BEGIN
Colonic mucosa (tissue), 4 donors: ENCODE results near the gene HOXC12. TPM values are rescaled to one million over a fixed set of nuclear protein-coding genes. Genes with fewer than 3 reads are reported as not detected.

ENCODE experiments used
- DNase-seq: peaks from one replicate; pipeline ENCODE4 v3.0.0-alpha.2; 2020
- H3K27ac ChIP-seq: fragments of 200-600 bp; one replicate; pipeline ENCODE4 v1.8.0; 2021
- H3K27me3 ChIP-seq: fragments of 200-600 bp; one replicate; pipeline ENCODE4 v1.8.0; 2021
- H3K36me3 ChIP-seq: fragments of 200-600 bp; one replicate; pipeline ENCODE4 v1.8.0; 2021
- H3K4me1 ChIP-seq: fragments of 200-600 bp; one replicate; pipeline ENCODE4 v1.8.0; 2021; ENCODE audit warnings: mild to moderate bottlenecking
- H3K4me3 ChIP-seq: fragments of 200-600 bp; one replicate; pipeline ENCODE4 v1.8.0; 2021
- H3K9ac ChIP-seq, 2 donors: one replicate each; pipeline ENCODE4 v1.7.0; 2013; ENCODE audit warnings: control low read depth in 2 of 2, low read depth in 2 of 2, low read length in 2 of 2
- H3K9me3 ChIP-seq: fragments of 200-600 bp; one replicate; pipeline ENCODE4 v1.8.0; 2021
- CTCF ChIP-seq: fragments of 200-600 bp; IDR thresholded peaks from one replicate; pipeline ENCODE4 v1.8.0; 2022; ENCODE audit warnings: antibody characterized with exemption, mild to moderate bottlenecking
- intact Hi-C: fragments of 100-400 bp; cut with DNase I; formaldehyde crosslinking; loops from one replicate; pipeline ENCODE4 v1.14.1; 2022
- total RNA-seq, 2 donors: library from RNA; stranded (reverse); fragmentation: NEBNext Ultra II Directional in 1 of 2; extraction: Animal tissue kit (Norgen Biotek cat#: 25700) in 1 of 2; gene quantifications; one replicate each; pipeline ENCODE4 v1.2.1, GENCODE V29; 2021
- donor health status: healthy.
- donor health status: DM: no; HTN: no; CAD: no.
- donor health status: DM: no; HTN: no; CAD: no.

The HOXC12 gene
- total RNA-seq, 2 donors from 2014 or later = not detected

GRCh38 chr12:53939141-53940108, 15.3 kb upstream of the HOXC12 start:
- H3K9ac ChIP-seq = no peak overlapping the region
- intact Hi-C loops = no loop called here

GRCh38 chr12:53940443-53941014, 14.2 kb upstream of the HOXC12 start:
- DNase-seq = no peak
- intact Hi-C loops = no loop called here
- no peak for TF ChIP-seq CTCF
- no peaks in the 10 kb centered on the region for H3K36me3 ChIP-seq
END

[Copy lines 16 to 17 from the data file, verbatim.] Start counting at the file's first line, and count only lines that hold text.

- donor health status: DM: no; HTN: no; CAD: no.

The HOXC12 gene